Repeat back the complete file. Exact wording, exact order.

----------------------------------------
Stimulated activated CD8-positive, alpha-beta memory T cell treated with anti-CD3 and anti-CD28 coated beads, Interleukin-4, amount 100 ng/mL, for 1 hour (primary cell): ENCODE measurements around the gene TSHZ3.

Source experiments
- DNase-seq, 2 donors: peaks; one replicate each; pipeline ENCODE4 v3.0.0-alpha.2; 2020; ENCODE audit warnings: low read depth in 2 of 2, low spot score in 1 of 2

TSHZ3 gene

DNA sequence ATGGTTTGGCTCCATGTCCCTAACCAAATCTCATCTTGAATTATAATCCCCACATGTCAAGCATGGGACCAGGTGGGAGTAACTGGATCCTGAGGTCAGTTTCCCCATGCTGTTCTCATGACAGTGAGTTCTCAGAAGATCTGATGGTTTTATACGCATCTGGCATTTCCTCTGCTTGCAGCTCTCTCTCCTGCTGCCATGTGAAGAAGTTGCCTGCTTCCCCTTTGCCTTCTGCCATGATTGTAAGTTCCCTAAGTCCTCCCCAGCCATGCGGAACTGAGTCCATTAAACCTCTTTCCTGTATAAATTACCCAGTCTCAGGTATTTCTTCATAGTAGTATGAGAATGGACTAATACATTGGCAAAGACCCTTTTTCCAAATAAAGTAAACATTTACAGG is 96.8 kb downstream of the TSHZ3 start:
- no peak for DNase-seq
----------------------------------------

Stimulated activated CD8-positive, alpha-beta memory T cell treated with anti-CD3 and anti-CD28 coated beads, Interleukin-4, amount 100 ng/mL, for 1 hour (primary cell): ENCODE measurements around the gene TSHZ3.

Source experiments
- DNase-seq, 2 donors: peaks; one replicate each; pipeline ENCODE4 v3.0.0-alpha.2; 2020; ENCODE audit warnings: low read depth in 2 of 2, low spot score in 1 of 2

TSHZ3 gene

DNA sequence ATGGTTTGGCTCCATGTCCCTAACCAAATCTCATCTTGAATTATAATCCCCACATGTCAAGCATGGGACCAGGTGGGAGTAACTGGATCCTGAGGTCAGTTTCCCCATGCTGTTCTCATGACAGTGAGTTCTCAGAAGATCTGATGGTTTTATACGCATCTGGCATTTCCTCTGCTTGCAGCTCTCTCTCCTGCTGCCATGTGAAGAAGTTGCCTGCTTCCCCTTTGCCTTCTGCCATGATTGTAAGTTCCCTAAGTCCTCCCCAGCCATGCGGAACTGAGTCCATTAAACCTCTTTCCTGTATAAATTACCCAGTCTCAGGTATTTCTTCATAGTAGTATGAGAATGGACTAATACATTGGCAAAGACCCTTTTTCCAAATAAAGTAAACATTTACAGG is 96.8 kb downstream of the TSHZ3 start:
- no peak for DNase-seq